Translating evidence into practice via social media: A mixed-methods study

Stephen Maloney, Jacqueline Tunnecliff, Prue Morgan, Jamie GAIDA, Lynette Clearihan, Sivalal Sadasivan, David Davies, S. R. Ganesh, Patitapaban Mohanty, John Weiner, John Reynolds, Dragan Ilic

    Research output: Contribution to journalArticlepeer-review

    40 Citations (Scopus)
    139 Downloads (Pure)


    Background: Approximately 80% of research evidence relevant to clinical practice never reaches the clinicians delivering patient care. A key barrier for the translation of evidence into practice is the limited time and skills clinicians have to find and appraise emerging evidence. Social media may provide a bridge between health researchers and health service providers. Objective: The aim of this study was to determine the efficacy of social media as an educational medium to effectively translate emerging research evidence into clinical practice. Methods: The study used a mixed-methods approach. Evidence-based practice points were delivered via social media platforms. The primary outcomes of attitude, knowledge, and behavior change were assessed using a preintervention/postintervention evaluation, with qualitative data gathered to contextualize the findings. Results: Data were obtained from 317 clinicians from multiple health disciplines, predominantly from the United Kingdom, Australia, the United States, India, and Malaysia. The participants reported an overall improvement in attitudes toward social media for professional development (P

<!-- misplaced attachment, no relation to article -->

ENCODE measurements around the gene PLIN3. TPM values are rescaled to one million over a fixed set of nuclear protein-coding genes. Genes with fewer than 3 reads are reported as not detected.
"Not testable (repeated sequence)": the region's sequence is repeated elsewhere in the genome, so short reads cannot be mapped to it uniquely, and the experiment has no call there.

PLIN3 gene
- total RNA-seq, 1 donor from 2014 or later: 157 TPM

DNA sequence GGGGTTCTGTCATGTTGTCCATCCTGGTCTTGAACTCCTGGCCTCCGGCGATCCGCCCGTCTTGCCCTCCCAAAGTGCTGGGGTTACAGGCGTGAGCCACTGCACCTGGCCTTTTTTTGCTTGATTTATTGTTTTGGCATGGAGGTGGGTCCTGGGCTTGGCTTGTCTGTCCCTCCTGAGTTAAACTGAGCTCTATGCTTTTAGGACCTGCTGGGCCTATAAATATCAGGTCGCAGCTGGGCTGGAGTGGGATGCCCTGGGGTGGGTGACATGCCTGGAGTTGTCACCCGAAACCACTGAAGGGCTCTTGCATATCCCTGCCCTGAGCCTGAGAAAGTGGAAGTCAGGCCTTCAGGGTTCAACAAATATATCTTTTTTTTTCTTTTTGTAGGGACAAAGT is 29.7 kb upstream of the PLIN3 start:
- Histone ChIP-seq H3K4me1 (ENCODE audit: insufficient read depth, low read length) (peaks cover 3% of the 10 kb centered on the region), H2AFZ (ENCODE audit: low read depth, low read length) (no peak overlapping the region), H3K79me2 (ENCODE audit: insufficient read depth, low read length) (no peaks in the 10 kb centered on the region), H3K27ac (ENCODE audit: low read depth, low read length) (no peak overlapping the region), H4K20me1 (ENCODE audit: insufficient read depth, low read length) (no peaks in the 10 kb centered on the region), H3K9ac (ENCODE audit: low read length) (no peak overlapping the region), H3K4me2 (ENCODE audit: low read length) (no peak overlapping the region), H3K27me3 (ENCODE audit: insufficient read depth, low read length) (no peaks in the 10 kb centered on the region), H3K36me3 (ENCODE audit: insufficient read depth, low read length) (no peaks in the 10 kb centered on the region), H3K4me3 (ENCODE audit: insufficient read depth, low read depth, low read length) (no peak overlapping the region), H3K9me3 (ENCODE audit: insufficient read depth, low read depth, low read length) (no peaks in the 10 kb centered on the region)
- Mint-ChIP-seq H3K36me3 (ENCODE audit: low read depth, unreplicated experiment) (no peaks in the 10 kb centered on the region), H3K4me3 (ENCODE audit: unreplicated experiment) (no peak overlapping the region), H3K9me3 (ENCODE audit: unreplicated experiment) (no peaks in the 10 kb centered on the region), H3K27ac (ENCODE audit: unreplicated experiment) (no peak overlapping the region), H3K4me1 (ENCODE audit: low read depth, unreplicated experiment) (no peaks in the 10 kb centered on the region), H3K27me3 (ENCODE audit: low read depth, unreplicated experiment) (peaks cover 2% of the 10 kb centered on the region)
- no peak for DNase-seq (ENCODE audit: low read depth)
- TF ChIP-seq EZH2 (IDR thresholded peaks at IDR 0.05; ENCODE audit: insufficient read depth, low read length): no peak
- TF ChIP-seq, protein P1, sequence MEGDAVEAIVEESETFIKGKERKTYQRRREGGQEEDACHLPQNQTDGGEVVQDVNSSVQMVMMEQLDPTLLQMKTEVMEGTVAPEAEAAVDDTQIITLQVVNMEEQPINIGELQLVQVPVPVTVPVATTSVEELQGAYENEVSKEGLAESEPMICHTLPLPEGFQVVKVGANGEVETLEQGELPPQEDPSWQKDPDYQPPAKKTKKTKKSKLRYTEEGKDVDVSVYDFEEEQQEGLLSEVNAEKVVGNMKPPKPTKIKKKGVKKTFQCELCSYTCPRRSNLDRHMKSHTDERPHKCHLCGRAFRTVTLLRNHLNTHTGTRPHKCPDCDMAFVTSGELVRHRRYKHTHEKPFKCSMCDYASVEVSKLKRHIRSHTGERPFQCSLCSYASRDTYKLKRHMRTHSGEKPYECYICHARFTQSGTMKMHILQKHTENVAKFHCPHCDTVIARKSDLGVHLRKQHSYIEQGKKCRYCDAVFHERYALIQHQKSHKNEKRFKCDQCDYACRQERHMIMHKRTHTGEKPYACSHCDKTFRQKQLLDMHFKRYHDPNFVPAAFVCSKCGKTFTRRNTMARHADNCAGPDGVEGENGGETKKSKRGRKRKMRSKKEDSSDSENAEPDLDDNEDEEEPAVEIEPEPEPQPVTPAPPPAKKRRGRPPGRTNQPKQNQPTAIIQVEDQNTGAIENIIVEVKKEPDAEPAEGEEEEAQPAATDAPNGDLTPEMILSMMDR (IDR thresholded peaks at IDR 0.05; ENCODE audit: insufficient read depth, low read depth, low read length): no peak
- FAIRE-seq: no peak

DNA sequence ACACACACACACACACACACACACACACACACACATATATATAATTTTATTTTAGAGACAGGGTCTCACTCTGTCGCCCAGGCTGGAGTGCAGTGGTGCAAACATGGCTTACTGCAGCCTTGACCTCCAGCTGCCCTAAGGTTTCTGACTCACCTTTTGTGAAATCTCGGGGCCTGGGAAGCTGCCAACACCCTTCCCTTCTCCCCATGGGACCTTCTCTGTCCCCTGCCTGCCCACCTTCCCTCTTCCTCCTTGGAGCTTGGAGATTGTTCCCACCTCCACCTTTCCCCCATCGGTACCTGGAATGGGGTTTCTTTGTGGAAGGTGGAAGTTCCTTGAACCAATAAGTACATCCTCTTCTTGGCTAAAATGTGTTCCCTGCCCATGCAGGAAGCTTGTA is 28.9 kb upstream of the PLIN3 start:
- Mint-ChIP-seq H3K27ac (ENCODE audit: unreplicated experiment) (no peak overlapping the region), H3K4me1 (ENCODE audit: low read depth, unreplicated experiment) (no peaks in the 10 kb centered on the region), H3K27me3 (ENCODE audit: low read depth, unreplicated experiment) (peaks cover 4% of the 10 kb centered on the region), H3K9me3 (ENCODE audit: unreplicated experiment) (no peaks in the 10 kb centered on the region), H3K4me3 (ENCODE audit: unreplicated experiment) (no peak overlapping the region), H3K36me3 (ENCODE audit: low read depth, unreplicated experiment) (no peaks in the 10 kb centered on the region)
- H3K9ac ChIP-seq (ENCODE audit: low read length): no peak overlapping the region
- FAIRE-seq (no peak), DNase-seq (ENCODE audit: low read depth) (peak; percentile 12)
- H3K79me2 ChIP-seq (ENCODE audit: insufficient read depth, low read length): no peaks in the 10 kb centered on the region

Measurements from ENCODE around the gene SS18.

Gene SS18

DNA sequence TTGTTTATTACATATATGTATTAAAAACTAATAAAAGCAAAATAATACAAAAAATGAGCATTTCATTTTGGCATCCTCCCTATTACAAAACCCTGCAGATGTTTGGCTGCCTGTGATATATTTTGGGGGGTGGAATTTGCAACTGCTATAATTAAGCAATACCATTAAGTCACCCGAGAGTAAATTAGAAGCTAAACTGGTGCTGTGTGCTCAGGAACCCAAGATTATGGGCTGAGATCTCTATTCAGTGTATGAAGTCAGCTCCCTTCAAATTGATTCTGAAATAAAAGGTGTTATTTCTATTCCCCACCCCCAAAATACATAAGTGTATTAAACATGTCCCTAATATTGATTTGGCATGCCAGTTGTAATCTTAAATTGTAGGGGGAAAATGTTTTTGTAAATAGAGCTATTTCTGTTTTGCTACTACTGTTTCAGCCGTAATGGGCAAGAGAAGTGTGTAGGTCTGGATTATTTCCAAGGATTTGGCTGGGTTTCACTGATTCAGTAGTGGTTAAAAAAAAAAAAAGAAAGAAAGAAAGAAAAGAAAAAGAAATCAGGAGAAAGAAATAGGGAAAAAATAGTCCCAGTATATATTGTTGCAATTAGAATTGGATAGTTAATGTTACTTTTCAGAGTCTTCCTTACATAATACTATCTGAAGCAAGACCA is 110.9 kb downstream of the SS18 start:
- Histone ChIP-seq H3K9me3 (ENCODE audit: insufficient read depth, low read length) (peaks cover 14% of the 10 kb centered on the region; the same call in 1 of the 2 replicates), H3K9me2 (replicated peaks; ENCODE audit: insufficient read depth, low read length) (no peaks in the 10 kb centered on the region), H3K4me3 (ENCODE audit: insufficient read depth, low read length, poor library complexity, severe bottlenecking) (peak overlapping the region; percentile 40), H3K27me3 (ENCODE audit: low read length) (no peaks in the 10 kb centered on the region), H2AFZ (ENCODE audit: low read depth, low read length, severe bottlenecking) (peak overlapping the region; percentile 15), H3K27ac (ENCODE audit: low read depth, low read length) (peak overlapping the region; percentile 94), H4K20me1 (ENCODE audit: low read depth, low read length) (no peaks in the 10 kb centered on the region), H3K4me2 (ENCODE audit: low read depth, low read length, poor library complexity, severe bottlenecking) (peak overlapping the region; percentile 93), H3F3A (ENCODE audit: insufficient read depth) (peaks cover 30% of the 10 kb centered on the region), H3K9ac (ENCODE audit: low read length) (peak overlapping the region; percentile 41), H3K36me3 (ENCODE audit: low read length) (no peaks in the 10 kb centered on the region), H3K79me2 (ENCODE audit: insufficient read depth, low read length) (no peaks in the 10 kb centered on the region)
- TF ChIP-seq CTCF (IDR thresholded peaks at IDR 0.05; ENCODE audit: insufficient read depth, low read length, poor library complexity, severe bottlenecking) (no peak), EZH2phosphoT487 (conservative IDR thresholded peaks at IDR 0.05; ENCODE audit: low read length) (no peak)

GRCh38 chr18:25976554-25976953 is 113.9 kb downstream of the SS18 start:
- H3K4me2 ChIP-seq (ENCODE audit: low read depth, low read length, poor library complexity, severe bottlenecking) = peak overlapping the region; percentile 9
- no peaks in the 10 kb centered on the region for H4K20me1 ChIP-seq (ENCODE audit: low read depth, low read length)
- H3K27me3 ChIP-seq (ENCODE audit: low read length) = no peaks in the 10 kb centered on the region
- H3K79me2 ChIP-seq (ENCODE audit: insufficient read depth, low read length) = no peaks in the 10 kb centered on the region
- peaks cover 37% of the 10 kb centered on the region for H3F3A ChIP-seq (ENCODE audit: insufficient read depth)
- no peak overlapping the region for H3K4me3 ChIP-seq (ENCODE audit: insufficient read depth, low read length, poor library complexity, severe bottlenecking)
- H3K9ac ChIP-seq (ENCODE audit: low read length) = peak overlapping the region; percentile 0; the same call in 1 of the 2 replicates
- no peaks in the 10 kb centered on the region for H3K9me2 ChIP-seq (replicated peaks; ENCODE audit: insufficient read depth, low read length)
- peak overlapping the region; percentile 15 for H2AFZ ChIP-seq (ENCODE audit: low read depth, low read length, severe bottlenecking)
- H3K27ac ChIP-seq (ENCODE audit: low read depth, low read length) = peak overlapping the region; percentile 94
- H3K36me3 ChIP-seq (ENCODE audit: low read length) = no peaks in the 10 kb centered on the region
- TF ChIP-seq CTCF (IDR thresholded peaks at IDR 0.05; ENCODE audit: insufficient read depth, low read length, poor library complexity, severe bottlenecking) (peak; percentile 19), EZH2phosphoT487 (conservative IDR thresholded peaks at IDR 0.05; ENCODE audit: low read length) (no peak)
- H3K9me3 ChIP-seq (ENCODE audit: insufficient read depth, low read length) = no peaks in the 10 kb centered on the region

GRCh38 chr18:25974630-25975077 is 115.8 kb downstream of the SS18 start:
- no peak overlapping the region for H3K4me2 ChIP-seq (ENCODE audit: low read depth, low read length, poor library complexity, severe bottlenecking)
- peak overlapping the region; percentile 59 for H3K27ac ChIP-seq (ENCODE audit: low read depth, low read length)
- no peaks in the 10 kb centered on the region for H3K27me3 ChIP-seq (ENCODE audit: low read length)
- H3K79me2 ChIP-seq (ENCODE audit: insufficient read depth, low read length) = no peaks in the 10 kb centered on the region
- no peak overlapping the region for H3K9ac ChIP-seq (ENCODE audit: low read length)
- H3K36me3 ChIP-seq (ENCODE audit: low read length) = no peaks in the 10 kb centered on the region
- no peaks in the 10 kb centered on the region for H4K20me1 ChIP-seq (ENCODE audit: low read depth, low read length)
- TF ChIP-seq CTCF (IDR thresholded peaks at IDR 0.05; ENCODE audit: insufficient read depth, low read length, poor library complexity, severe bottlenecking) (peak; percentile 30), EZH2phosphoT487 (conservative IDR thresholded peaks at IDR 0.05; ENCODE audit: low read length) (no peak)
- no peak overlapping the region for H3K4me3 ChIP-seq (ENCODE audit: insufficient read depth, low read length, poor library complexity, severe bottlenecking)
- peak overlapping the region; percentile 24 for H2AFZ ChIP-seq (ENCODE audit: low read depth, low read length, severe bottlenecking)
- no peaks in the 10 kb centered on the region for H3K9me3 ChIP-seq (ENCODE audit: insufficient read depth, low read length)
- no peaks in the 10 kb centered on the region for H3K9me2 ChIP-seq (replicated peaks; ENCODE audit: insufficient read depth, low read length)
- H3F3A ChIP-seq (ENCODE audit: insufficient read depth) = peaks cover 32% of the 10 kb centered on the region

Original languageEnglish
    Article numbere242
    Pages (from-to)1-1
    Number of pages1
    JournalJournal of Medical Internet Research
    Issue number10
    Publication statusPublished - Oct 2015


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